People of al-Tabqah City Scared of SDF’s Recruitment of Their Young People

People of al-Tabqah City Scared of SDF’s Recruitment of Their Young People

Enab Baladi Enab Baladi
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The city of al-Tabqah in the western countryside of Raqqa - May 23, 2017 - (Enab Baladi)

When life went back to its streets, everything became stable and quiet in the city of al-Tabqah, west of Raqqa governorate. However, civilians did not retain their usual habits, the ones they had in former days. The people of the city are scared of the forced recruitment of their youngsters, which turned into a prevailing phenomenon in all the areas under the Syrian Democratic Forces (SDF).

Today, the city includes 190,000 people, including the city’s people and the displaced ones, according to the activists’ estimates.

Enab Baladi interviewed a number of the city’s people, concerning the absence of young people from the streets, most of them refused to speak about the area’s management.

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Nevertheless, a few of them expressed fear for their youths, who are being recruited and the penalties imposed on those refusing or escaping from recruitment. Some of them mentioned how they have been stopped at the checkpoints of the military police, spreading in the city.

 ‘A Distant Project’

“We view SDF as a distant project in terms of idea, practice and even leadership,” says Hussein, a 21 years old young man from al-Tabqah, who provides for his family. He justifies his refusal to perform military service saying that, “[I’m not] convinced of the eligibility of those who raise Öcalan and Kurdish leaders’ pictures in the offices and streets.”

The young man considered that the strictness of such laws, “will push many young people to migrate, stressing, “We do not want to be tools and weapons again in the hands of a new organization.”

Although he stressed the quasi-stable situation created by the administration of the city’s Civil Council, which functions under SDF, he said that “this is not enough.”

The widespread poverty and lack of job opportunities “will put great pressure on young people, which might force some of them to join [SDF], the way it pushed others to go into the arms of extremist groups,” he said.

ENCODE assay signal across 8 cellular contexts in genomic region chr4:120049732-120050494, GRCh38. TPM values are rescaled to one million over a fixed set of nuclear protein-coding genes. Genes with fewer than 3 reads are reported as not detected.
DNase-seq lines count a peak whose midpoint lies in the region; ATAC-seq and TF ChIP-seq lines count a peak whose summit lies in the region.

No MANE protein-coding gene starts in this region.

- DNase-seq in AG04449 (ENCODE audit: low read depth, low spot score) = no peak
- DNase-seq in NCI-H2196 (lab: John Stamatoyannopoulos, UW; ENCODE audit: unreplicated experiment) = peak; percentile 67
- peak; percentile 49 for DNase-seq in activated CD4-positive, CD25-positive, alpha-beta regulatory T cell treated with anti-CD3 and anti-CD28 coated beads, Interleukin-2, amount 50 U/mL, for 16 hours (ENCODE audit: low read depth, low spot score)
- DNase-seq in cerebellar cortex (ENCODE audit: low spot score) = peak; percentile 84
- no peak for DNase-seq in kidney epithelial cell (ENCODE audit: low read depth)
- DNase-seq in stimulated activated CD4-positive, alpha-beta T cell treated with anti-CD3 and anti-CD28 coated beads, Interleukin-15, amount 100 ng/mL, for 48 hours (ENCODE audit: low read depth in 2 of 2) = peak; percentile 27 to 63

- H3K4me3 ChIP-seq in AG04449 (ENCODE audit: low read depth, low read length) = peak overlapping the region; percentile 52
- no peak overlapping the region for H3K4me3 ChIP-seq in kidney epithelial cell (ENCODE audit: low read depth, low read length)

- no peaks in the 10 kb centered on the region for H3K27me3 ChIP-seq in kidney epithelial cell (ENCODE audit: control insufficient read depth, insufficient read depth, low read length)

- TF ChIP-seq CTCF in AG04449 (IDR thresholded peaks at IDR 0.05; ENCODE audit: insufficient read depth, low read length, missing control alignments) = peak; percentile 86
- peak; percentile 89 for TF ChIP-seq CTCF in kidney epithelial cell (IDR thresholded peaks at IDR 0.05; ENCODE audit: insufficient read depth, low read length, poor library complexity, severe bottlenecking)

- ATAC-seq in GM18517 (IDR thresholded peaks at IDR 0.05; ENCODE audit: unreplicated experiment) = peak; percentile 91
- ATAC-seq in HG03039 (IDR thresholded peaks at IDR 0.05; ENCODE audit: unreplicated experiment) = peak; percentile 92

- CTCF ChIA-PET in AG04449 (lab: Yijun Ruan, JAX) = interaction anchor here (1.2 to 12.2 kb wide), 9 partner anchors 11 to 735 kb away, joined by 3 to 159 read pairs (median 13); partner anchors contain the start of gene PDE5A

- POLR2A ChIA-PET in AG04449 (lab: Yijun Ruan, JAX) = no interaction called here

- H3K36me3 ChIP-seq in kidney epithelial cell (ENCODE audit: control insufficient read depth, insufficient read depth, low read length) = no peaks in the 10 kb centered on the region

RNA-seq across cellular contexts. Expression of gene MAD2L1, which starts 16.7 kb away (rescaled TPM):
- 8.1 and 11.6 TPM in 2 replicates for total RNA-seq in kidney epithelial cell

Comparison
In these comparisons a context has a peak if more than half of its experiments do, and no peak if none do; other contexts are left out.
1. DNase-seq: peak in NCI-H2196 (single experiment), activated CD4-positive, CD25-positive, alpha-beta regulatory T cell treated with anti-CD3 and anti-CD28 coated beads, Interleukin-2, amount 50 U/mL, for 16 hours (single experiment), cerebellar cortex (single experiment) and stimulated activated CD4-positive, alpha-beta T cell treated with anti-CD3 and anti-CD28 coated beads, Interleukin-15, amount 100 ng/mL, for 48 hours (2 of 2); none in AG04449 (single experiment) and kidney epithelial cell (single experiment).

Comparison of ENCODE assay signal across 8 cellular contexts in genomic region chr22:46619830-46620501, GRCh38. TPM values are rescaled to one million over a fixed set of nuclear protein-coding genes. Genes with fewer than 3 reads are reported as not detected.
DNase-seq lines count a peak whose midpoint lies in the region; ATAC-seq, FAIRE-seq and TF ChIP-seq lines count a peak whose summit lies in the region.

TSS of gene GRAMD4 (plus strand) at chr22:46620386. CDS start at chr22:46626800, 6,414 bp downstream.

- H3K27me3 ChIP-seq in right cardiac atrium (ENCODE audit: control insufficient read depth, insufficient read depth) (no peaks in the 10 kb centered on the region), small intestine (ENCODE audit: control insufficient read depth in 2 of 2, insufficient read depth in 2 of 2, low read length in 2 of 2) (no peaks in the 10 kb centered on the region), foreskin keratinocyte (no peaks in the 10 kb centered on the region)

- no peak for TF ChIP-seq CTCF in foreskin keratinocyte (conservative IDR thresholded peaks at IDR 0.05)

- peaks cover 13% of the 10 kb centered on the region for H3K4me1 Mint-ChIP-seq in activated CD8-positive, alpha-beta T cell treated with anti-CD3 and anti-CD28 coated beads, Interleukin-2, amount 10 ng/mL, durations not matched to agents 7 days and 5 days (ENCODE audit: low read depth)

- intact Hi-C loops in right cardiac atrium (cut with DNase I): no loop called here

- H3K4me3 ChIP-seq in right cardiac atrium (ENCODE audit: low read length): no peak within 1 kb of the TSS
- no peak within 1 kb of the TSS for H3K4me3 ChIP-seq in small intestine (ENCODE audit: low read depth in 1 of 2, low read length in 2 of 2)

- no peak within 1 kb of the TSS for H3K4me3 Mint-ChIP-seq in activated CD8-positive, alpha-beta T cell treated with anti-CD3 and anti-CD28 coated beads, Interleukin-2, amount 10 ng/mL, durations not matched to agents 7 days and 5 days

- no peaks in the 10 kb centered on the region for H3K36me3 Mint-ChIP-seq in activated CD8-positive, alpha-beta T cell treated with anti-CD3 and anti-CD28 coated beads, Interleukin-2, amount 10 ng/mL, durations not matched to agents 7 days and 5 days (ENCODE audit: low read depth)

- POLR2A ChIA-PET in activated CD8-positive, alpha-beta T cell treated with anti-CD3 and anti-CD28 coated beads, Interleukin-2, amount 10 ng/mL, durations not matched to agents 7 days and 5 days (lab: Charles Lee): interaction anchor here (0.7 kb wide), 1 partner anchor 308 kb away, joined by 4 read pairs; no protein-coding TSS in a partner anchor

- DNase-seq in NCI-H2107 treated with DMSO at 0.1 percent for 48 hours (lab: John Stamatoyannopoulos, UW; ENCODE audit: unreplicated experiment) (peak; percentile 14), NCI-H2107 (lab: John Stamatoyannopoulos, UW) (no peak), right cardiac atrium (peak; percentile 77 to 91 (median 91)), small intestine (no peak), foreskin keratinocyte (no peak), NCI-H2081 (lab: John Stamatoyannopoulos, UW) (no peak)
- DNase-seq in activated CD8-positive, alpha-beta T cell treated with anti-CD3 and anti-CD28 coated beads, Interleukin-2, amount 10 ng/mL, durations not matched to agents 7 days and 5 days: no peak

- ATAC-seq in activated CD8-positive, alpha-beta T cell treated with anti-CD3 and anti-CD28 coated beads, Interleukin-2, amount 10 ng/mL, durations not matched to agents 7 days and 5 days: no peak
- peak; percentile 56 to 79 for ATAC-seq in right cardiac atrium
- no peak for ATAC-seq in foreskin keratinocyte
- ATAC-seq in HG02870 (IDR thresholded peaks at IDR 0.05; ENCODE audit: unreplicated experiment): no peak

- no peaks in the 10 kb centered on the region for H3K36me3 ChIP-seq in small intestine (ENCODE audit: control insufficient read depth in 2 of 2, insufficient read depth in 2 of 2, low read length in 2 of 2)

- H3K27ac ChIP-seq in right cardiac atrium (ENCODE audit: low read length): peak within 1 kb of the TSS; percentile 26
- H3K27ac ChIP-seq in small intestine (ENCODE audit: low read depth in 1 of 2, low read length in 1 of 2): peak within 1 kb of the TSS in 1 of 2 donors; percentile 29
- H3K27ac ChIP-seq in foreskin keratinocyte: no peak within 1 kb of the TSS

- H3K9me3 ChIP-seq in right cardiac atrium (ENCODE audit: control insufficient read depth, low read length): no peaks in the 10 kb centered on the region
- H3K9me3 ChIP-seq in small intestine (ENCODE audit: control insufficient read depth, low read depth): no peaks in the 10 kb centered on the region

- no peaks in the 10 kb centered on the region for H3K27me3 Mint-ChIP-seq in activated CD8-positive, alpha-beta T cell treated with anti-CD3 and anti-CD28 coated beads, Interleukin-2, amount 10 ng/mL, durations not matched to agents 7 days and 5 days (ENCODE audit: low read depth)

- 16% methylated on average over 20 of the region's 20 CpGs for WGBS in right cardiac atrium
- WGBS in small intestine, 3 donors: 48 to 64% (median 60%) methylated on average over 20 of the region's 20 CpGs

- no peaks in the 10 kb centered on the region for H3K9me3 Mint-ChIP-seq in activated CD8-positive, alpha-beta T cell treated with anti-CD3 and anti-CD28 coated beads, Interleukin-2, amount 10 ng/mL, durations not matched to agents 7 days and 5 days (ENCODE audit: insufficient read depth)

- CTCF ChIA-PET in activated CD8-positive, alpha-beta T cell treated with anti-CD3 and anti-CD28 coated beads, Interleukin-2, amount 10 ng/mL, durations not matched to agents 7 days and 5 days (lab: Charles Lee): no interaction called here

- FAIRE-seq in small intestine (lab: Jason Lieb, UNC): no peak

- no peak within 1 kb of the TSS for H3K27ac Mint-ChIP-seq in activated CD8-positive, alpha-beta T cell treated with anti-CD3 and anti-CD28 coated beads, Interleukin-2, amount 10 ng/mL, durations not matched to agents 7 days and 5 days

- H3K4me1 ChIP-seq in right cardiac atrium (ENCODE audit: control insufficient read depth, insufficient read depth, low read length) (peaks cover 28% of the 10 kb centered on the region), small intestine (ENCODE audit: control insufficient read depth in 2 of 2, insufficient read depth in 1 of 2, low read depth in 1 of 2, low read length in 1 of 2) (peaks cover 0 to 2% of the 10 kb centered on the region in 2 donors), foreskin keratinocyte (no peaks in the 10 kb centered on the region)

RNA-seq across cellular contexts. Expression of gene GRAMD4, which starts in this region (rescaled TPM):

Some Young People Justify Enrollment

Qassem a 25 years old young man attributes his enrollment in the ranks of SDF to “the poor conditions of living that force us to do many things that we do not want.”

He confirmed the disappearance of many young people who have been informed of the need to perform compulsory military service in the city.

He told Enab Baladi that SDF didn’t force anyone to enroll; “we must protect our homes and cities, which is better than totally counting on the Kurdish forces then criticizing them.”

He said that many youngsters and people work with the civil administration and other parties for different reasons, either for money or for the refusal of going back into the arms of Assad.

A Chasm between the City’s People

There is a clear division between the people who want to live and others who believe in democratic governance. There is a chasm between the people who prefer to stay in their regions and perform military service and those who refuse to abide by the de facto authority which governs the city with laws that might end with poor results.

Abu Abdullah, a 46 years old man displaced from Deir ez-Zor and a resident of al-Tabqah, believes that most of the young people in Raqqa and rural areas reject forced conscription. “All who work for [SDF] voluntarily or unwillingly know that their job is limited to serving its agenda and project, without having a leading or an active role in that agenda.”

Abu Abdullah talks about the rift between SDF and the Arab social incubator in its areas, saying that “SDF is becoming increasingly widespread, and its actions are igniting the fire under the ashes and might lead to a popular movement against them.”

He attributes the law of forced recruitment, issued by SDF, to “its need for more recruits to cover the large areas under its control and to benefit from these young people in consolidating its rule.”

The towns and villages under the rule of the Kurdish Self-management Forces witnessed popular demonstrations and sit-ins from civil and political bodies, which included Arabs and Kurds, refusing to impose the military service on young people.

Abu Abdullah stresses that the demonstrations, due to the law of recruitment and similar decrees, “are expanding against SDF, despite the repression they are facing.”

Defense and Self-protection Authority in Kobanî, in control of Raqqa city and its countryside, has issued a statement through which it demands that civilians in the region should necessarily perform compulsory service and resolve their situation, under the name of self-defense duty.

Each family, according to the sources of Enab Baladi, was forced to take part in the duty, including males between 18 and 30 years old while females were voluntarily enrolled. As for the exempted, they include “families of martyrs, parents with a single child, people with disabilities and patients with chronic diseases.”

SDF is facing the people’s refusal of forced recruitment in its areas of control since the beginning of the imposition of the law on civilians in the Jazira Canton, as it calls it, in late 2014, while the Syrian Democratic Council considers the military service a social and moral duty towards society.

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